Element Sets Proposal
Tim Bray submitted a proposal entitled "Element Sets." Although the technique the paper discusses has significantly less functionality compared to several of the other proposals, Bray contends that his "element sets" solution has already been used to solve many real-world business problems, while introducing much less complexity.
Unlike many of the proposals that stressed the importance of using parent-child and sibling relationships, Bray's "Element Sets" proposal provided an alternative technique for acheiving the same kinds of functionality.
- Element sets can't do parent-child (find the 3rd child of element x), but they can do ancestor-descendant.
- Element sets can't locate siblings, but they can work with preceding- following
find me all the <procedures> that contain a <step> which contains the phrase "fuel-injection."
find me all the <steps> in <procedur es> which contain a reference to www.whitehouse.gov and are preceded by a reference to www.ken-starr.org in the same <procedure>.
"This is an awfully abstract point," admits Bray, "but one that I thin k is central: ancestor-descendent and precede-following solve the same set of problems that parent-child and left sibling-right sibling solve, and are way easier to implement efficiently."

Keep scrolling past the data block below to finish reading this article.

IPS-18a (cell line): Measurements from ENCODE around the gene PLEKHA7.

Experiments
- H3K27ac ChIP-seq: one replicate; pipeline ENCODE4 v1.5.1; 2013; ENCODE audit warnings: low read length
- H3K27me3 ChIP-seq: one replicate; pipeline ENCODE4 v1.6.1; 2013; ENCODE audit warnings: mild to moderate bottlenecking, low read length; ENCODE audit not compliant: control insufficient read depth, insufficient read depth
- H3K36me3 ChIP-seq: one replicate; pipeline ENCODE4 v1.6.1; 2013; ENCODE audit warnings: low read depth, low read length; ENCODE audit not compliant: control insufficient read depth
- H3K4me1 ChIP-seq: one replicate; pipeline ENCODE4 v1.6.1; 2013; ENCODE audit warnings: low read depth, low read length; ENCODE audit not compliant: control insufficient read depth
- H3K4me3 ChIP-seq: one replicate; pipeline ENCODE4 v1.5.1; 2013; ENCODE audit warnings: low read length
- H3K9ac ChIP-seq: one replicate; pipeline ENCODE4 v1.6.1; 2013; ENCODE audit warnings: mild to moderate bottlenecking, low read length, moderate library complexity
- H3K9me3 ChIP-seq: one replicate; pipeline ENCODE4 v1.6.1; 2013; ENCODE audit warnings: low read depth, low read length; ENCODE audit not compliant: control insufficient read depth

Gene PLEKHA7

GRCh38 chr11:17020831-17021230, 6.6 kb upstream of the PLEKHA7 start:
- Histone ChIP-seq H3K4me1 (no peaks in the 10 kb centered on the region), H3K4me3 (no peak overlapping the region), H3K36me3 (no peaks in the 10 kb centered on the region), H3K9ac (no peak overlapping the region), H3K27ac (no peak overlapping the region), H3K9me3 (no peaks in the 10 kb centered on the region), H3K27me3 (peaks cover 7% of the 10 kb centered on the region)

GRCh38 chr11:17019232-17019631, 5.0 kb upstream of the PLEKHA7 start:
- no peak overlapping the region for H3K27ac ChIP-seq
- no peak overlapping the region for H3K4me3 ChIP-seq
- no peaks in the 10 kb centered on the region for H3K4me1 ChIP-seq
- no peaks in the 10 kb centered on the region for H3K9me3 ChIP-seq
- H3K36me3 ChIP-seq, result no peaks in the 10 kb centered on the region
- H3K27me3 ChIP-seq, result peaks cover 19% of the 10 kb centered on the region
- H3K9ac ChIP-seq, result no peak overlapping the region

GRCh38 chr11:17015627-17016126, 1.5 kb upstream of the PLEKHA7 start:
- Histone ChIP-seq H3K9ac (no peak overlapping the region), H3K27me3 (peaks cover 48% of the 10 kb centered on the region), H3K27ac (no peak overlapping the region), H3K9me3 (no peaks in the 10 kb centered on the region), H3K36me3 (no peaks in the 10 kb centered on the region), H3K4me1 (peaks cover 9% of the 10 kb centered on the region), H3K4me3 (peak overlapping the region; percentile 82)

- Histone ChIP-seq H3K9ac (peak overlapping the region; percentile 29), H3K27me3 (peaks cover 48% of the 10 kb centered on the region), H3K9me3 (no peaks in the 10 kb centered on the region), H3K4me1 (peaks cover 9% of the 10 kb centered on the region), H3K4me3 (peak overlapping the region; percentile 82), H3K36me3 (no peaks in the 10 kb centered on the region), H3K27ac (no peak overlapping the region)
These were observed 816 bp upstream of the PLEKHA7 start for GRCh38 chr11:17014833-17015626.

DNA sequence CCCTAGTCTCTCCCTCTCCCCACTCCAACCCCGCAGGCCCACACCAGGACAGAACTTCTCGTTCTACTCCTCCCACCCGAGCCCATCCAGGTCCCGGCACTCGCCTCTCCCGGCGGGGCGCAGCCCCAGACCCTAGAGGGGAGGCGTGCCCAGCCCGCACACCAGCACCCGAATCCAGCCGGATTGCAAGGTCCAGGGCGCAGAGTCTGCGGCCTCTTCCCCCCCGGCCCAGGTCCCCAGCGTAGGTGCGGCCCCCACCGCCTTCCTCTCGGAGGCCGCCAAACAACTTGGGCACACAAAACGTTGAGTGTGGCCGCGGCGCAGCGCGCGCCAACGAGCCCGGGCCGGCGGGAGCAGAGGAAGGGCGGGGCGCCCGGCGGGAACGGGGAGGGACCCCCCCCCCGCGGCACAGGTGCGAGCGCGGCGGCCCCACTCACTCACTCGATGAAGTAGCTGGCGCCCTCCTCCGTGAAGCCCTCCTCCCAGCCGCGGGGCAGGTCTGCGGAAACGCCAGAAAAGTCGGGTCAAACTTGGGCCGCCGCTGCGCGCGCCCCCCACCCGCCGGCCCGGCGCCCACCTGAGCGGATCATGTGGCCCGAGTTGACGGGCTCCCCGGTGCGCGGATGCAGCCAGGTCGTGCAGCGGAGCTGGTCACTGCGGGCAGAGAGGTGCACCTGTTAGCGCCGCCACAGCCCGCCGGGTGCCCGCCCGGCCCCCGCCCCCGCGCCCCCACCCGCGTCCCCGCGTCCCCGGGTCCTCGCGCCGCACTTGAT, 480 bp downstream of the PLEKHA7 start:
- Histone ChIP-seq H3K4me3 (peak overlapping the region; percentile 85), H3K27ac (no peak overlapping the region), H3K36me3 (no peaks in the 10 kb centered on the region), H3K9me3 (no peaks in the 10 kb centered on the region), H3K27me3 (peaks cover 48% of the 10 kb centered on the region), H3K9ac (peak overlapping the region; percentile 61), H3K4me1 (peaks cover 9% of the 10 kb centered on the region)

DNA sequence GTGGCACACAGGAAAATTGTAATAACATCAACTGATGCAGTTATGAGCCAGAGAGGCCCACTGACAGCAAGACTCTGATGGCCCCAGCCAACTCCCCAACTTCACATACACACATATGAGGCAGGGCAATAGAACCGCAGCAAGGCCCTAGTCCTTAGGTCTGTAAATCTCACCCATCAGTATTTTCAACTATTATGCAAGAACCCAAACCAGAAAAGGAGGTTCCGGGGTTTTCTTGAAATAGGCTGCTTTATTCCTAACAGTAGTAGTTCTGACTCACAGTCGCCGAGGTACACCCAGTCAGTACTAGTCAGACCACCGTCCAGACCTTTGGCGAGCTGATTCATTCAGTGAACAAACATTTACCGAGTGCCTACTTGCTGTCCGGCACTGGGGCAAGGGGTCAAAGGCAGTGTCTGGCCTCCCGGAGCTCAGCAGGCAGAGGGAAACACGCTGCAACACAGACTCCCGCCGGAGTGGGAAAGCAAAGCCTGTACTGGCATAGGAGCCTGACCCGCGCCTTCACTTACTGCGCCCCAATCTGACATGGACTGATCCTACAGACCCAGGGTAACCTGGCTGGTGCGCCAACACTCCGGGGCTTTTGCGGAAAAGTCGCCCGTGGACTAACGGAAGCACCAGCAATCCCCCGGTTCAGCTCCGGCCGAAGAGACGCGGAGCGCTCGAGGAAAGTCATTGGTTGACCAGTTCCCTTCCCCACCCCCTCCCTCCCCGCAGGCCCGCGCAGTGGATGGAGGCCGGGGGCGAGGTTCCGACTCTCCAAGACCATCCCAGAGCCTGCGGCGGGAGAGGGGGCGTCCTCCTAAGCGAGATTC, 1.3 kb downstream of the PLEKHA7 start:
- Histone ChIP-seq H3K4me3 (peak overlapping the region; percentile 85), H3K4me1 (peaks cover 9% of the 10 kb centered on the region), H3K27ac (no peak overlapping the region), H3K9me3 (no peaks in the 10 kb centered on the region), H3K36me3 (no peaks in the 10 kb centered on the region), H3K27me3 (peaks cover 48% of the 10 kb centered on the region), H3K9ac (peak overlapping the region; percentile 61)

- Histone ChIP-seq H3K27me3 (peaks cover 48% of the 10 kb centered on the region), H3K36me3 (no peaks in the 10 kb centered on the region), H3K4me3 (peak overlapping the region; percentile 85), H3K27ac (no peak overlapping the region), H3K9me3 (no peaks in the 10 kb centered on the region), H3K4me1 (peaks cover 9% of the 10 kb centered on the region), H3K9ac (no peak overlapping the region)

Database Vendors Weigh In
The greatest concern among database vendors appeared to be a loss of functionality as the cost of incorporating XML into existing systems. Many suggest that the big DB vendors, and even some of the XML repository companies, might actually want a complex all-powerful syntax. This approach might work best to protect their interests from alternative approaches.
"If developers pay $30,000 per seat and have to go to week-long training, why bother making the language simple?" expressed a developer who preferred to remain anonymous. This viewpoint conflicts with XML's golden rule of keeping XML technologies relatively simple and accessible. It also doesn't jibe with the approach that almost every database company took in their position paper: to keep it simple.